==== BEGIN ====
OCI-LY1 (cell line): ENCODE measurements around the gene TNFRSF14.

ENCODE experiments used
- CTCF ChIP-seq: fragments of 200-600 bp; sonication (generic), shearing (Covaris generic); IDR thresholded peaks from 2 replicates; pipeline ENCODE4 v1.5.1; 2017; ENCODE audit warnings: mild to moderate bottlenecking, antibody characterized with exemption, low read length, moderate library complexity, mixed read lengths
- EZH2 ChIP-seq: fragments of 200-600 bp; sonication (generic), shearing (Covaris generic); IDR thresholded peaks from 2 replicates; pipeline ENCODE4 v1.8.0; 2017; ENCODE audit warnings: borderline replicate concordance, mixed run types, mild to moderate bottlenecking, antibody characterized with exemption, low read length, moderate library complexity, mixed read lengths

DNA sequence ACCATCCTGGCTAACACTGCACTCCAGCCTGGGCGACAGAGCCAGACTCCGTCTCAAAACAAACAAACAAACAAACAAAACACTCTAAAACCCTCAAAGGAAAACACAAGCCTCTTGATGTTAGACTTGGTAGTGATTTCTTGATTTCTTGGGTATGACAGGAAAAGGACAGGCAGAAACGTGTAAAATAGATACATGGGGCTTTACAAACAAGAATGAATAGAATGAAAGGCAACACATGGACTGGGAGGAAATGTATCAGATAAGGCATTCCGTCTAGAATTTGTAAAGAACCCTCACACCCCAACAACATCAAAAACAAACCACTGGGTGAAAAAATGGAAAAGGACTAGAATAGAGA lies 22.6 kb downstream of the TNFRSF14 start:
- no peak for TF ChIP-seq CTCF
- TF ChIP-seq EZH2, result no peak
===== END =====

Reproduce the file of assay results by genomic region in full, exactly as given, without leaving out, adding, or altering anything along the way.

OCI-LY1 (cell line): ENCODE measurements around the gene TNFRSF14.

ENCODE experiments used
- CTCF ChIP-seq: fragments of 200-600 bp; sonication (generic), shearing (Covaris generic); IDR thresholded peaks from 2 replicates; pipeline ENCODE4 v1.5.1; 2017; ENCODE audit warnings: mild to moderate bottlenecking, antibody characterized with exemption, low read length, moderate library complexity, mixed read lengths
- EZH2 ChIP-seq: fragments of 200-600 bp; sonication (generic), shearing (Covaris generic); IDR thresholded peaks from 2 replicates; pipeline ENCODE4 v1.8.0; 2017; ENCODE audit warnings: borderline replicate concordance, mixed run types, mild to moderate bottlenecking, antibody characterized with exemption, low read length, moderate library complexity, mixed read lengths

DNA sequence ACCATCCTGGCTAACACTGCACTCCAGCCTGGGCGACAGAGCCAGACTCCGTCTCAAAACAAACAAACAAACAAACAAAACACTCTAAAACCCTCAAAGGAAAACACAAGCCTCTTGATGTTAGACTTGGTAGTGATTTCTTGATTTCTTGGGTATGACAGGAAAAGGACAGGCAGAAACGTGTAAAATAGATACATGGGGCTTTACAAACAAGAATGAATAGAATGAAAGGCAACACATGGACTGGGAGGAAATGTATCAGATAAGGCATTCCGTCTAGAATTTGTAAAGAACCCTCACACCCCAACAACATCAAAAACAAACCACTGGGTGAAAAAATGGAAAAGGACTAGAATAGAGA lies 22.6 kb downstream of the TNFRSF14 start:
- no peak for TF ChIP-seq CTCF
- TF ChIP-seq EZH2, result no peak